Hardy, "The Man He Killed": After the War

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After reading Hardy's "The Man He Killed," I picture a sweet old man sitting in a lonely bar.  His eyes are downcast and he's been milking a single scotch all night.  He's approachable, yet not needy or asking for attention.  He's only at the bar to ease his mind; perhaps it gives him a break from the stillness of a quiet home.  I imagine he likes country music, and his best friend is a golden retriever named Buddy.  He never felt the need to hang up his war medals and he never joined the VFW.  After the war was over he came home, hugged his mom, shook his dad's hand, told his younger brother to go to college instead of enlisting, and then took a job working at Lowes.  He doesn't severely regret his time in the military because everyone was so proud of him for serving his country.  Nobody forgot to tell him thank you.  He just wasn't the same when came back.  He didn't laugh quite as often and the youthful sparkle had faded from his eyes.  He never became an alcoholic and never contemplated suicide.  Once he even brought his old uniform and told stories about the military for his little niece's elementary class.  It was hard on him because one of the kids asked him if he ever killed a man.  He didn't know what to say, so he told the truth.  When the boy persisted and asked, "Why?" he didn't really have an answer.  All he could think of was "Because-because he was my foe."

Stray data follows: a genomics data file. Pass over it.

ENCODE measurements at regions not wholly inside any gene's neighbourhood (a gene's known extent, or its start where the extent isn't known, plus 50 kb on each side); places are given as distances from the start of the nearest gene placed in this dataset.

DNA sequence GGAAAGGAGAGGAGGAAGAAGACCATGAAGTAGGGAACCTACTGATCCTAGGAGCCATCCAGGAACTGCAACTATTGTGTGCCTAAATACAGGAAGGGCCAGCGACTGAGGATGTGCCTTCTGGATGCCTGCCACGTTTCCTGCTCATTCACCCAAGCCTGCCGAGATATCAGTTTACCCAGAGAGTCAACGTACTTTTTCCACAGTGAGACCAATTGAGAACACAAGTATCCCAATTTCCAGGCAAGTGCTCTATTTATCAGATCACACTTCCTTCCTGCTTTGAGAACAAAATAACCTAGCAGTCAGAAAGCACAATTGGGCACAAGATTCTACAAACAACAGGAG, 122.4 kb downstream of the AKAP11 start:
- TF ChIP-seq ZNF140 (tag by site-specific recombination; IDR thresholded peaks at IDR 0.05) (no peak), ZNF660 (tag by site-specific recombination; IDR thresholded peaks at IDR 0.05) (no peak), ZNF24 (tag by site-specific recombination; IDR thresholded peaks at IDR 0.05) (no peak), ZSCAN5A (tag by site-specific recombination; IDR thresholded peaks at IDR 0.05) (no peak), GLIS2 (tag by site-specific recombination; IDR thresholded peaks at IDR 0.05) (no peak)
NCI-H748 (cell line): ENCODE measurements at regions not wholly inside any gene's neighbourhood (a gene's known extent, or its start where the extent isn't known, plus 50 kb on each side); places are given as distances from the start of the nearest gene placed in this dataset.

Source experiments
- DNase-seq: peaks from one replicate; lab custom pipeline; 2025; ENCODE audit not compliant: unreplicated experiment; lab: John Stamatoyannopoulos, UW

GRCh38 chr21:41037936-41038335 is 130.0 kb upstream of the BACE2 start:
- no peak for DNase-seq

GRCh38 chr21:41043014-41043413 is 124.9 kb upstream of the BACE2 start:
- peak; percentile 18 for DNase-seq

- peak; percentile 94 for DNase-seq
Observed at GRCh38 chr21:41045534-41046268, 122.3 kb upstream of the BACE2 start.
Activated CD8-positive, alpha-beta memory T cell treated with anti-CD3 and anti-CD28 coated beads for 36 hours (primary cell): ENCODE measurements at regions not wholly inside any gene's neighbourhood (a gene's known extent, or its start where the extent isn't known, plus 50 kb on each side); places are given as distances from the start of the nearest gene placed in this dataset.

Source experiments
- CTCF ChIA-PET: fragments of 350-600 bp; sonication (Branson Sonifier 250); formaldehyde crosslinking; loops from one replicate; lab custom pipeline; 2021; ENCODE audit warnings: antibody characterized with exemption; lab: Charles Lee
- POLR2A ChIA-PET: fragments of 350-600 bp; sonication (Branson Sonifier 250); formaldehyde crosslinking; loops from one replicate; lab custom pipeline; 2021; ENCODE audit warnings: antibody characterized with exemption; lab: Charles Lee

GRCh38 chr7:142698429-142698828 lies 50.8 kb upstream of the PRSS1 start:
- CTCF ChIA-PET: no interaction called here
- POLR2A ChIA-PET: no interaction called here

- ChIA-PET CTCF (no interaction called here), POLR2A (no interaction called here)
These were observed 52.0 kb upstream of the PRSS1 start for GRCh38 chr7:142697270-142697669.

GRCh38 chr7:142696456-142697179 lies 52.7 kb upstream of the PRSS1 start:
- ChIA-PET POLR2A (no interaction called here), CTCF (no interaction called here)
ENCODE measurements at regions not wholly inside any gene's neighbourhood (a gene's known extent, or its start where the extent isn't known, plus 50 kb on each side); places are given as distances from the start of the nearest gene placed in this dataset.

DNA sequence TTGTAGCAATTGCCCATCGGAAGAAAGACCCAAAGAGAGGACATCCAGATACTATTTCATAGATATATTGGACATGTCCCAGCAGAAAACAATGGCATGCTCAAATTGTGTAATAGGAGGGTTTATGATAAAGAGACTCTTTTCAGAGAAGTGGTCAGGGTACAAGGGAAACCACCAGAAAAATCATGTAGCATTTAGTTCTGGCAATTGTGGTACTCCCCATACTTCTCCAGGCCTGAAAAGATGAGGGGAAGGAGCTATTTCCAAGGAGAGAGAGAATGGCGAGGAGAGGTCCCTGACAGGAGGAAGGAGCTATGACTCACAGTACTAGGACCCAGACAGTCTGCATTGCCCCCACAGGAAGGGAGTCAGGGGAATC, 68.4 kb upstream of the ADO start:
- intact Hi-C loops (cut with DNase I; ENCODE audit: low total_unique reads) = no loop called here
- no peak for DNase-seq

Brooke Kuehn said:

I love how you described his life. It is so easy to picture. I feel as though he will always be distant to the ordeal because it is easier to leave the past in the past and to not dwell on something so traumatic. If he were to sulk in the memory, he would not be able to move on.

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